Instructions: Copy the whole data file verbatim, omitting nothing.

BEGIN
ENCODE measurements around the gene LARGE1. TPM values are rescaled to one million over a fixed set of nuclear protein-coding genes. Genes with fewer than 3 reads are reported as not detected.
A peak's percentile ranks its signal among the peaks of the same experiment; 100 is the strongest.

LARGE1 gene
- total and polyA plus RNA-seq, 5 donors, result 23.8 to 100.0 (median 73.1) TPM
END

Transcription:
ENCODE measurements around the gene LARGE1. TPM values are rescaled to one million over a fixed set of nuclear protein-coding genes. Genes with fewer than 3 reads are reported as not detected.
A peak's percentile ranks its signal among the peaks of the same experiment; 100 is the strongest.

LARGE1 gene
- total and polyA plus RNA-seq, 5 donors, result 23.8 to 100.0 (median 73.1) TPM